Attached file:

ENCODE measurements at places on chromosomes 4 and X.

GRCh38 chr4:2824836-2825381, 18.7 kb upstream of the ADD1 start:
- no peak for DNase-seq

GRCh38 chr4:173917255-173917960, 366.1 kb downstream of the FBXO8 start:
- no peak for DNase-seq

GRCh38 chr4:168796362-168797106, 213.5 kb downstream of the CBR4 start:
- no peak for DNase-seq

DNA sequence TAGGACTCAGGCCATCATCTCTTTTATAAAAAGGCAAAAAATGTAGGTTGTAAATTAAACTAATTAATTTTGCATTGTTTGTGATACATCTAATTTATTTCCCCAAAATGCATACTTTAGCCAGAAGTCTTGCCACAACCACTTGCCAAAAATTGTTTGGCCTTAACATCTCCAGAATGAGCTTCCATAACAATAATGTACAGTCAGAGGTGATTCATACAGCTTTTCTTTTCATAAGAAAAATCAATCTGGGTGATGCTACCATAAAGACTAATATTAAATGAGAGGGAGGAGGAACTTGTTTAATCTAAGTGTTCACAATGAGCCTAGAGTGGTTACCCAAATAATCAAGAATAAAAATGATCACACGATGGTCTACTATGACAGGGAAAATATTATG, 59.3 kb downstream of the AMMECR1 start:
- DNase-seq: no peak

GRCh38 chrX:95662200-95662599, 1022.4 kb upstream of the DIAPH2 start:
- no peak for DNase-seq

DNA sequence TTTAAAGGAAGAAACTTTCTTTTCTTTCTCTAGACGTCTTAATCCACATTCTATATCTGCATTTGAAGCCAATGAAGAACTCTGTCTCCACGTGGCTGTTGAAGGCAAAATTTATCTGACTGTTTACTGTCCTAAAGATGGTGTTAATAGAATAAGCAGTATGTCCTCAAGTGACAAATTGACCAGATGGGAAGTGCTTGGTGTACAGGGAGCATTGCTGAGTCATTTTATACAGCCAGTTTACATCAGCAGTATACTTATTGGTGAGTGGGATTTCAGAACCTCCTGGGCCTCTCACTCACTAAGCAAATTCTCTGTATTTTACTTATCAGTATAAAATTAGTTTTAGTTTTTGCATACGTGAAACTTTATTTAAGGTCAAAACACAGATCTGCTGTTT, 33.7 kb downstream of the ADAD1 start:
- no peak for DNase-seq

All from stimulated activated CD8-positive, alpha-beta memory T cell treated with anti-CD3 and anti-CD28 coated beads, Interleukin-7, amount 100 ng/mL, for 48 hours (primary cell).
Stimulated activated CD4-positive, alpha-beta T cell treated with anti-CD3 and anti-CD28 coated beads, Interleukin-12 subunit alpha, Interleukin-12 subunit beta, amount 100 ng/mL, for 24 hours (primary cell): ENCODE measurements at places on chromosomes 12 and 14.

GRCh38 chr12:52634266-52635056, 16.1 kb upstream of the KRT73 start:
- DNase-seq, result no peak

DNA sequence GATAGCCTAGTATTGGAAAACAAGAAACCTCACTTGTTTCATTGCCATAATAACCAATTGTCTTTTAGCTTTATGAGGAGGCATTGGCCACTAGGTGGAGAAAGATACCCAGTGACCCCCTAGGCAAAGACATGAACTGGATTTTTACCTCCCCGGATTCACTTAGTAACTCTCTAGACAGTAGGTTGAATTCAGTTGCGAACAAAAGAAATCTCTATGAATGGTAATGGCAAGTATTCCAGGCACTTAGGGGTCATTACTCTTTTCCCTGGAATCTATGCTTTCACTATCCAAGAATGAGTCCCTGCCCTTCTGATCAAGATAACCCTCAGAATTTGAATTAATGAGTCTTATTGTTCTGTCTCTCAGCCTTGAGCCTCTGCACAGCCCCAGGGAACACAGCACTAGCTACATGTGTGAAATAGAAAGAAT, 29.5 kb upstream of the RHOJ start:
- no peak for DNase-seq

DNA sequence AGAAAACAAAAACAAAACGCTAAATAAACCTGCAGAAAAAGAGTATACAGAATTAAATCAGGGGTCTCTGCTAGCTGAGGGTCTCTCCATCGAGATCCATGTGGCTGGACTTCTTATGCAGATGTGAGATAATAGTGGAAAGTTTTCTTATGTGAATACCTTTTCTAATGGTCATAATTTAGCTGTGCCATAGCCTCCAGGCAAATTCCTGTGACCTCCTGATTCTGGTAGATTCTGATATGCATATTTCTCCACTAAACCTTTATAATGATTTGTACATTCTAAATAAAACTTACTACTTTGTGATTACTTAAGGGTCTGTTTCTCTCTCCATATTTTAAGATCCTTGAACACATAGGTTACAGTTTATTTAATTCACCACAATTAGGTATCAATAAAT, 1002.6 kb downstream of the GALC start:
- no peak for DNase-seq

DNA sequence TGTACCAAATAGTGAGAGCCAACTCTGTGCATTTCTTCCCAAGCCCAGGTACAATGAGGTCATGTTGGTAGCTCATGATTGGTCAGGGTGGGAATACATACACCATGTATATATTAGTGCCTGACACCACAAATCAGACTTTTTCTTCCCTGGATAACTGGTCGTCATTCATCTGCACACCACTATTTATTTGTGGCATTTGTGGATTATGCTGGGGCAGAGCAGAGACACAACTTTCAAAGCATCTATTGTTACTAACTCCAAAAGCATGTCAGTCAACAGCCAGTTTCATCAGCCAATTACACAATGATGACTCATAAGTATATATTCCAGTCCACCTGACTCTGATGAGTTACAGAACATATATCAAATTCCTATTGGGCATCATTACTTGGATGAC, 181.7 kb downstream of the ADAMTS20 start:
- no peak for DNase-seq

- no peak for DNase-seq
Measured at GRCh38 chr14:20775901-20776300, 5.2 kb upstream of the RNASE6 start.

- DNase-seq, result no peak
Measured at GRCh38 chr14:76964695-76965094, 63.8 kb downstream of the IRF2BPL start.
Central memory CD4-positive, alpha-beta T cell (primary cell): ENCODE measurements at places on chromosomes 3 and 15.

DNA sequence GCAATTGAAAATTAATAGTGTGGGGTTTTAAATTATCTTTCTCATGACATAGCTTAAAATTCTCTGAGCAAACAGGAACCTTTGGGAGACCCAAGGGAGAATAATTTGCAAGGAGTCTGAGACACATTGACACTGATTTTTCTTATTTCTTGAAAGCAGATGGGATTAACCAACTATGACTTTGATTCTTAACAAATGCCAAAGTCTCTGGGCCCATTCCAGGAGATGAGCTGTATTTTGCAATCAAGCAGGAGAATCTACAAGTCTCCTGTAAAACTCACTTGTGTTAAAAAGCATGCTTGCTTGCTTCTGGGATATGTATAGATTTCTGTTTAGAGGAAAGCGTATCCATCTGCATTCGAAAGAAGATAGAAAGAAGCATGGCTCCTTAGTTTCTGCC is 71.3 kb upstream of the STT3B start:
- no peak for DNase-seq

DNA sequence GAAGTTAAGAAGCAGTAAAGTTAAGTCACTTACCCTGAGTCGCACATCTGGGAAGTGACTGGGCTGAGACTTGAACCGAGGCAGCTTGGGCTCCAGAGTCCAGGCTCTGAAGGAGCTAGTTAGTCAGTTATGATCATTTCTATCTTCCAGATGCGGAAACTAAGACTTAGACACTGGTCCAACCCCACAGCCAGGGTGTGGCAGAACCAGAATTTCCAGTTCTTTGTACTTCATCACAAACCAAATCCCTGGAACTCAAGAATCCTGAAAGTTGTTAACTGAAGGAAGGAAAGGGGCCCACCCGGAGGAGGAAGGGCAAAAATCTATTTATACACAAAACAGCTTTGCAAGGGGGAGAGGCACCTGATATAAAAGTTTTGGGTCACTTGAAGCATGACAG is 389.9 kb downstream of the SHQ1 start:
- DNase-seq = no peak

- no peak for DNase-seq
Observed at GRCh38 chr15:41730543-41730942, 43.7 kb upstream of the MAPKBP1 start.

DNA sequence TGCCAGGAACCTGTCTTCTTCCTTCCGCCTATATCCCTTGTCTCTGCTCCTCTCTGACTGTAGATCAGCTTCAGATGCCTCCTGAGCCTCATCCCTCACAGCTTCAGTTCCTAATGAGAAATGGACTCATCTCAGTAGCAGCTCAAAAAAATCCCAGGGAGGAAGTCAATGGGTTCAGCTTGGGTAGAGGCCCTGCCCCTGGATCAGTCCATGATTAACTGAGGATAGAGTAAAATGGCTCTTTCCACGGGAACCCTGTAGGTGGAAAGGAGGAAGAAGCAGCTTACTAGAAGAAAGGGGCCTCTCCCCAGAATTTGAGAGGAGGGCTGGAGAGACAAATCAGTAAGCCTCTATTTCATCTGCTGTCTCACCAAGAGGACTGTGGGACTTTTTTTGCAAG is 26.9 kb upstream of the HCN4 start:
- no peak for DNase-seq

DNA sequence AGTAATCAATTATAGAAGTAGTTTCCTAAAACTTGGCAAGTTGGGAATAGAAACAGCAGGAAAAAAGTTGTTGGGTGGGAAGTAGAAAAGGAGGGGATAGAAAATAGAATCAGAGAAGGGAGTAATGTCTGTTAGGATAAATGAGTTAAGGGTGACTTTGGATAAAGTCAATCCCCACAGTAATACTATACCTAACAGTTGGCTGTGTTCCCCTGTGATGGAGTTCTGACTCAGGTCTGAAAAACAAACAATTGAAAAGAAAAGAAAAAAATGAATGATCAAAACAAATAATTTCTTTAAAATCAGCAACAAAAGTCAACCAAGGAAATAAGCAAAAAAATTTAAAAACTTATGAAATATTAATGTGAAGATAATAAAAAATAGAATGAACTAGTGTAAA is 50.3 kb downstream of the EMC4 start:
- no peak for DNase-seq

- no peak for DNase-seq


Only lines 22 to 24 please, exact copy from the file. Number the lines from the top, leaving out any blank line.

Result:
DNA sequence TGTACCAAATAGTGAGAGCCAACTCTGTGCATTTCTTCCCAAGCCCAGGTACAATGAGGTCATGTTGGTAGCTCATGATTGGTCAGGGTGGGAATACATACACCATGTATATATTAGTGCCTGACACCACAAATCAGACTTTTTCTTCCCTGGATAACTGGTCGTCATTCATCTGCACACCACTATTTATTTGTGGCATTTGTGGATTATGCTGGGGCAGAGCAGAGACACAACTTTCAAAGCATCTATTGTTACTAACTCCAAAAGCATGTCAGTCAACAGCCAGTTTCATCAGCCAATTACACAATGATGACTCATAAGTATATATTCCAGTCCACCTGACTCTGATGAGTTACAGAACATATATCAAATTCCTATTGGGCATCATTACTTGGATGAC, 181.7 kb downstream of the ADAMTS20 start:
- no peak for DNase-seq

- no peak for DNase-seq